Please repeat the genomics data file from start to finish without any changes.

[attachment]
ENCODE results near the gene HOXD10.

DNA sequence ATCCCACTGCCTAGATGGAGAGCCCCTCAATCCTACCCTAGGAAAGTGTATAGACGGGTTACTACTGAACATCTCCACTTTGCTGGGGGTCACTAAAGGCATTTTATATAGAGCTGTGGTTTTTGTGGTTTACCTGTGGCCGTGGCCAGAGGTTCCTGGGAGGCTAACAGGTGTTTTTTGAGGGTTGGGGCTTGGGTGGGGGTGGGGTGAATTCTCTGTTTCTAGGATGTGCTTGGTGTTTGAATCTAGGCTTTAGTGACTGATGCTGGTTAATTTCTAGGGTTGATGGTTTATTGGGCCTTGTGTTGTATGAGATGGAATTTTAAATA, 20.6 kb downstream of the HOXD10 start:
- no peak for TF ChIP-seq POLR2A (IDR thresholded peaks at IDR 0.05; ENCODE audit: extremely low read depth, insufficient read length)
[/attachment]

ENCODE results near the gene HOXD10.

DNA sequence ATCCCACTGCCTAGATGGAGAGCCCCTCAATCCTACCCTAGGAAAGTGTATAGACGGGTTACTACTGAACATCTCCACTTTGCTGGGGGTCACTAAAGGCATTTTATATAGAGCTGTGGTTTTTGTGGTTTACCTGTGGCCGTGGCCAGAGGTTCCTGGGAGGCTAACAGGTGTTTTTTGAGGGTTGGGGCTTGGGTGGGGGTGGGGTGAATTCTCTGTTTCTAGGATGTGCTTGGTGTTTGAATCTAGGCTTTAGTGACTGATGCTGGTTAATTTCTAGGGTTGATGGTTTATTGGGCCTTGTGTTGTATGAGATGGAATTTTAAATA, 20.6 kb downstream of the HOXD10 start:
- no peak for TF ChIP-seq POLR2A (IDR thresholded peaks at IDR 0.05; ENCODE audit: extremely low read depth, insufficient read length)